After one night in the charming seaside city of Cefalu we cycled along the coast to Palermo. We have spent the last two days exploring this diverse city. Palermo is simultaneously gritty and magnificent, and the transitions between can be shockingly quick. Some parts of the city look like Paris, but a few blocks away you could be in a medina in North Africa. It was reputedly the most important city in Europe in the 12th century, but more recent periods have been less kind.
The interiors of the cathedral in neighbouring Monreale as well as the Cappella Palatina are covered with glittering mosaics of jaw dropping beauty. The Arab influence in these Norman structures is also facinating.
Palermo is also a great destination for goths and zombie movie fans. Here they can visit the Cappucine monastery housing “mummified” human remains. From 1599 until about 1920, bodies of the deceased were processed in some manner and then propped up, fully clothed, to gaze at the curious public for the rest of eternity. The result are the remains of 8,000 individuals, lined up along corridors that you can walk along. The bodies are clothed in period dress, including military uniforms, suit jackets, and long gowns. The girls, clad in frilly dresses and bonnets, look like macabre dolls hung on the walls. At certain moments I felt like I was on the set for Michael Jackson’s Thriller video, but this was no set.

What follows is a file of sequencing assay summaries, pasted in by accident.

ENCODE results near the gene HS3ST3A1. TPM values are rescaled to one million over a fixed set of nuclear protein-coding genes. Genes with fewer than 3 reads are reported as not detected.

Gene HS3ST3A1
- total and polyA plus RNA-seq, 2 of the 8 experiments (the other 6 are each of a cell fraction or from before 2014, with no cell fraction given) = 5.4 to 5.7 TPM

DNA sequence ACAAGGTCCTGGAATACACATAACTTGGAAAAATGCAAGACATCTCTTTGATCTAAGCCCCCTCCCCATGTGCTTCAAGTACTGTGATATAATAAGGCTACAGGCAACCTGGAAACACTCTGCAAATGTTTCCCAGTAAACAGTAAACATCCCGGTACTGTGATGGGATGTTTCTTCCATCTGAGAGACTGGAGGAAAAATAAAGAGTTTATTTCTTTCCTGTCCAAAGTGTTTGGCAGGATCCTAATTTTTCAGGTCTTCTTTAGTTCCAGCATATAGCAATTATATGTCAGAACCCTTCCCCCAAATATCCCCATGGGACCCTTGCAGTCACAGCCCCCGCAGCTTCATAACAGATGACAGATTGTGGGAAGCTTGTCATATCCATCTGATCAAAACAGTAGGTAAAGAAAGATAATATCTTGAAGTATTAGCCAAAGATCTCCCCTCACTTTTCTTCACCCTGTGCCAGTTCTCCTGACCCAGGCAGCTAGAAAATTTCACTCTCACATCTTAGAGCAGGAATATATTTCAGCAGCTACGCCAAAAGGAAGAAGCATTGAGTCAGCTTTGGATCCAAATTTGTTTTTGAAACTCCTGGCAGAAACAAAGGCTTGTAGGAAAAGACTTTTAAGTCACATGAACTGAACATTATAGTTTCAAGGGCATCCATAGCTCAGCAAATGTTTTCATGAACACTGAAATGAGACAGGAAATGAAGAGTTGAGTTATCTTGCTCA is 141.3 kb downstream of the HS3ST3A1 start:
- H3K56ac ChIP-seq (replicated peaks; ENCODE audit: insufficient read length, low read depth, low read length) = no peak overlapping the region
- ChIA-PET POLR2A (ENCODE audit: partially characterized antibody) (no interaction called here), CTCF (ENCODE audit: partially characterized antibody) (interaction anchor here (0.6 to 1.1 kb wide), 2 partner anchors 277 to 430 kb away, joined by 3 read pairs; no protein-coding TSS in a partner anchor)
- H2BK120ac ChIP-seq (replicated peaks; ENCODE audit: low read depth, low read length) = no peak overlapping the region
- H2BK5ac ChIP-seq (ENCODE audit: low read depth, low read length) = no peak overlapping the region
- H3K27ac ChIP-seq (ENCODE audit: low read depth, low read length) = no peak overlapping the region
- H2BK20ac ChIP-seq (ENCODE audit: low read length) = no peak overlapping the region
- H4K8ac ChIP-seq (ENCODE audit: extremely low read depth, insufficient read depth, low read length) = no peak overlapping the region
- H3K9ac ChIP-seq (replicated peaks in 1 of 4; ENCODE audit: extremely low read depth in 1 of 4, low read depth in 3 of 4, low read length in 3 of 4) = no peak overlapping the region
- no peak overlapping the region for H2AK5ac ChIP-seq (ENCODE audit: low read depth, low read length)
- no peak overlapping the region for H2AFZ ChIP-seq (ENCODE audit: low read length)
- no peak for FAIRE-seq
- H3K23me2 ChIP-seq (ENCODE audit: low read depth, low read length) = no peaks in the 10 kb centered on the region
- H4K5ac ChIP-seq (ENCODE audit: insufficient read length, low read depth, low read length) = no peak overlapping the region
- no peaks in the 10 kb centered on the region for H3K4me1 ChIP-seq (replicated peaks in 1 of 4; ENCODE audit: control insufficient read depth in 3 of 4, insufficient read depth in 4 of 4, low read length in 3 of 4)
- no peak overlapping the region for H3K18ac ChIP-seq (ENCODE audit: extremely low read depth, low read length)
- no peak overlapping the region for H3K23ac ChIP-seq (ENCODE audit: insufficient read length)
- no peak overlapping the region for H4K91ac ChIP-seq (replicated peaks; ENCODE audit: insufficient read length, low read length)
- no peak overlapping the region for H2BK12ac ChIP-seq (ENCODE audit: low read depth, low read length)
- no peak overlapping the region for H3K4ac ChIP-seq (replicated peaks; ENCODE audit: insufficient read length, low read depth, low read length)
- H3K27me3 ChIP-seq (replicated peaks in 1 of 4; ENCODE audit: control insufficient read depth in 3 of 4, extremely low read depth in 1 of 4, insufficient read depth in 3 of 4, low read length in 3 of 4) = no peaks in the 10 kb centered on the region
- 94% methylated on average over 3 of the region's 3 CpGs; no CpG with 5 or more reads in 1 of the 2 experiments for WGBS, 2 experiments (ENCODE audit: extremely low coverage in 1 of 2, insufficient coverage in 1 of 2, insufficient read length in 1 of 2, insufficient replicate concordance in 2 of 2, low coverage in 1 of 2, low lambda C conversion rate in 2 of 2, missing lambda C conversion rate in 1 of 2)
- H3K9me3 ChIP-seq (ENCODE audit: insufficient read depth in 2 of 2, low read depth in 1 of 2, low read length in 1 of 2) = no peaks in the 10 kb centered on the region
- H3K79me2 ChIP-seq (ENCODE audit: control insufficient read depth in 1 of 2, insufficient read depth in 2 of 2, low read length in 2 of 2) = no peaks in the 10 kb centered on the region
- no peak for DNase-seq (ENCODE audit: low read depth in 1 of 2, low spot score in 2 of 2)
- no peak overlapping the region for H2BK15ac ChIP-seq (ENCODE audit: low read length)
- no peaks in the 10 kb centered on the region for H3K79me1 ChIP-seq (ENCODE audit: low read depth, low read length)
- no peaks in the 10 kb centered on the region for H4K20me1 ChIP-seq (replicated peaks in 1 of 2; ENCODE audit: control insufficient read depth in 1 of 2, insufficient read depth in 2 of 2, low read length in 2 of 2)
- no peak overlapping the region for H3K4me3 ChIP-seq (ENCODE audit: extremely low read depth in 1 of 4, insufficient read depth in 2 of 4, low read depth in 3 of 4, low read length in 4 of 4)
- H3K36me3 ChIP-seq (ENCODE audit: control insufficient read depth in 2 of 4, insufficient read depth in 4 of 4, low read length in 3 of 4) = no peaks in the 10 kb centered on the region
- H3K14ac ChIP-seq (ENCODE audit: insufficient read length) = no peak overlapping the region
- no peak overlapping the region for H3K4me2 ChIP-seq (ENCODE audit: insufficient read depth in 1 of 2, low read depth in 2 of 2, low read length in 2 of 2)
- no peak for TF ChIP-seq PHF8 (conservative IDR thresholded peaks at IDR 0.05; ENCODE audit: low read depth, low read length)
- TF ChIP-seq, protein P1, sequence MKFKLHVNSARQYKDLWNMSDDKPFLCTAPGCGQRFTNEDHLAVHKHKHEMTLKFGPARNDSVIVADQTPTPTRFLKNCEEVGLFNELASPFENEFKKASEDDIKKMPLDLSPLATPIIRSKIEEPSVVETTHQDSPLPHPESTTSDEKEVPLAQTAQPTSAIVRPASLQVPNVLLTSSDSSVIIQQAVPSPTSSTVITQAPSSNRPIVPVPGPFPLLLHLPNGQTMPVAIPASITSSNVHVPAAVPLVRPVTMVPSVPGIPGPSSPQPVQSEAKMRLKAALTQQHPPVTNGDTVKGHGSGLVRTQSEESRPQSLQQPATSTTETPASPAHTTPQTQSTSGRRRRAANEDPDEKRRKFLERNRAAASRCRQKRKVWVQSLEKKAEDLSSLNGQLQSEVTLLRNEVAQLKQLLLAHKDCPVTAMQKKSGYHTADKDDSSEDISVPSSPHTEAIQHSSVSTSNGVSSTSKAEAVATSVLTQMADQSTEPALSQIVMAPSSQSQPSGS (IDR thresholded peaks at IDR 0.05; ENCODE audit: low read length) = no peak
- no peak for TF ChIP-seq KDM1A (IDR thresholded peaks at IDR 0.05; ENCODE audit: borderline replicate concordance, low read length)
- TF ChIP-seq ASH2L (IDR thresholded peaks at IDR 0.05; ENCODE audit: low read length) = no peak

Dining has been a great pleasure in Sicily. The Arab influence is apparent in this sphere as well, with very positive results. It also helps that Sicily is sub-tropical, making a variety of fruits and vegetables available for much of the year. And yes Gayle and John we tried the Gelatto at Brioscia and told the young woman there that our English friends insisted this alone was a reason to come to Sicily. We were not disappointed.